|Posted by Jason on December 28, 2017 at 3:00 PM|
Bright was released on Netflix this week, and yet the film is already getting heavy criticism from critics.
In fact, Bright has a horrendous 30% on Rotten Tomatoes. Critics are calling the film the "worst movie of 2017".
So what is it that makes Bright, and similar Netflix original films so terrible?
Bright's storyline is conceptually pretty cool; in a world where humans and mythical creatures live side by side, an Orc and human police officer team up to protect the fate of the world.
This parallel reality puts us in Los Angeles, and orcs live harmoniously with humans. Overall the film has a Marvel type feel to it, but isn't quite all there. We've got two police officers, Daryl Ward played by Will Smith, and Nick Jakoby (the Orc), played by Joel Edgerton. Smith's character has a new partner, and he's the first Orc allowed to be a police officer.
So it's not that Bright is a particularly horrible film, but it just fails miserably in a few crucial areas. The big one here is the topic of discrimination and prejudice within the film. The movie didn't need to add real world inspiration and downplay them by combining them into the world of the movie. It's a bold move from the writers, and one that while controversial, wasn't executed in a timely nor sensitive manner.
Besides this, the movie has decent action and an okay plot.
Which would be great, but the production of Bright is another horrendous downfall of the film. For a whopping $90-million-dollar budget, the movie has scenes which don't make sense. At times the story lacks all signs of linear progression. The shoot-outs, while filled with action, are bland and generic. And to top it off the whole script feels a bit awkward.
This is both something of a surprise and what we've known about Netflix for quite sometime. Netflix, which in recent years has given us some well made productions, Orange is the New Black, House of Cards, and Stranger Things, have all drawn huge audiences and numerous awards. Of course, Dear White People and Bojack Horseman are also highly notable and critically acclaimed shows.
But movie wise, Netflix has yet to catch up with the professionals of Hollywood, and the big budget and experience that come along with decades of cinematic development. There's just been too many terrible original films from Netflix. Although they aren't all bad, but Netflix needs more time to develop a movie making style that works for mainstream audiences.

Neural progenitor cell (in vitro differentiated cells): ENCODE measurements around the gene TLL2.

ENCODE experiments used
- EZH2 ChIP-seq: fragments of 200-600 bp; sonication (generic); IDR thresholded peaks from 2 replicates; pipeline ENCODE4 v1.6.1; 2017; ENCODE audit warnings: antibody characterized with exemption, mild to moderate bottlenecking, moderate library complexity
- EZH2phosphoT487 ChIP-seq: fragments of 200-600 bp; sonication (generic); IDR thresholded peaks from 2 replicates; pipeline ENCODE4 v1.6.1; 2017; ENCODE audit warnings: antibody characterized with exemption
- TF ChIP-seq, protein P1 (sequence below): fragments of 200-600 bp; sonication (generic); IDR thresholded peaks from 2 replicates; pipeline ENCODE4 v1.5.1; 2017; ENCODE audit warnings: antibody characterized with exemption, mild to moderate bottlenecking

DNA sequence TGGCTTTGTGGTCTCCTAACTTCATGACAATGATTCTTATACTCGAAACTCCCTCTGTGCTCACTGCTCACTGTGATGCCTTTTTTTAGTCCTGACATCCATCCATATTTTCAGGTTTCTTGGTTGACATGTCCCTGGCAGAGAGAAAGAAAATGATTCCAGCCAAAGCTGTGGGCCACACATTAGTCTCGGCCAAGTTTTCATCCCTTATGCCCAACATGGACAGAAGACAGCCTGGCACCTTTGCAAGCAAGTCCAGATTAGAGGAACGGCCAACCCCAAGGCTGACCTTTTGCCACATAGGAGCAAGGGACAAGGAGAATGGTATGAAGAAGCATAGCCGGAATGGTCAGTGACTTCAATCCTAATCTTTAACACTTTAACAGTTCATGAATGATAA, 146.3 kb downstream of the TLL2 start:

Three notable Netflix original films, Okja, Mudbound and The Meyerowitz Stories did well for the streaming service. But Bright is hogging the spotlight from these, and not in a good way. Even with Will Smith on-board, the film just isn't cutting out a piece of the pie in a way Netflix wants (or needs).
So in the film, we have an alternate reality, humans live amongst the beasts and creatures of mythological fantasy. There's some discrimination against orcs, and the world is run mainly by the upper class elves.
There's also faeries who fly about the world. All in all, the film is making a message about race relations and discrimination, but goes about it in a way that isn't funny, clever, or intellectually stimulating.
Will Smith's character be sort of desensitized to all this, he plays the game and goes along with the notions. Through his newfound partner, who happens to be an orc, he slowly learns compassion.
This is reminiscent of the old generic storylines we've seen time and time again. Nothing about Bright seems innovative, exciting or thrilling. It's one of those films that we can look at it and say, "Oh, this is why Netflix isn't great".
Critics are wondering how Will Smith even ended up in the movie. Bright is reminiscent of a movie A-list actors pick up and churn out when they need a quick buck, not make an awards list.
Netflix Isn't So Bright
Storyline aside, the film does not lack in the special effects/make up department.
The orc is well designed, largely in part to the Oscar-winning costume team. However, Edgerton, the orc, doesn't mesh well with Will Smith's character.
This has more to do with the script itself, it's light and full of action, but not much else.
In Bright there's much to be seen in the way of shoot outs, crashes, explosions, but the dialogue isn't on par with what this film needs to save Netflix original movies.
Again, it's worth reiterating that Bright had nearly $100 million dollars to work with.
Will Smith's character must fight off some "bad guy" elves, as well as multiple other crooks (all creatures as well).
But one cannot help but feel as if Bright is relying far too heavy on making the message about social inequality, prejudice and discrimination into a fantasy. Sure, they might be just orcs, or faeries, or elves, but this movie is attempting to cash in on social injustice.
Which is fine, if it weren't such a terrible film. Why not simply make a normal movie, something along the lines of Crash, for example?
When it comes to movies regarding race relations and everything within that spectrum, Bright lacks the necessary respect needed to be taken seriously.
A good example of Bright's nefarious writing comes in the form of Will Smith's character, who, after manhandling a faerie proclaims, "Fairy lives don't matter today".
This may be funny to some, but it ultimately trivializes issues within America and globally which need to be taken seriously.
It certainly seems that Netflix just needs more time to properly develop their movie production.
The original shows they produce are phenomenal, and in combination with their in-home streaming service, Netflix has become a force to be reckoned with. But there's a few things about Hollywood cinema that just stand out, even still against the content giant.
It may be budget, or even big name talent, but we think that with enough time, Netflix may soon be the best movie provider in the world.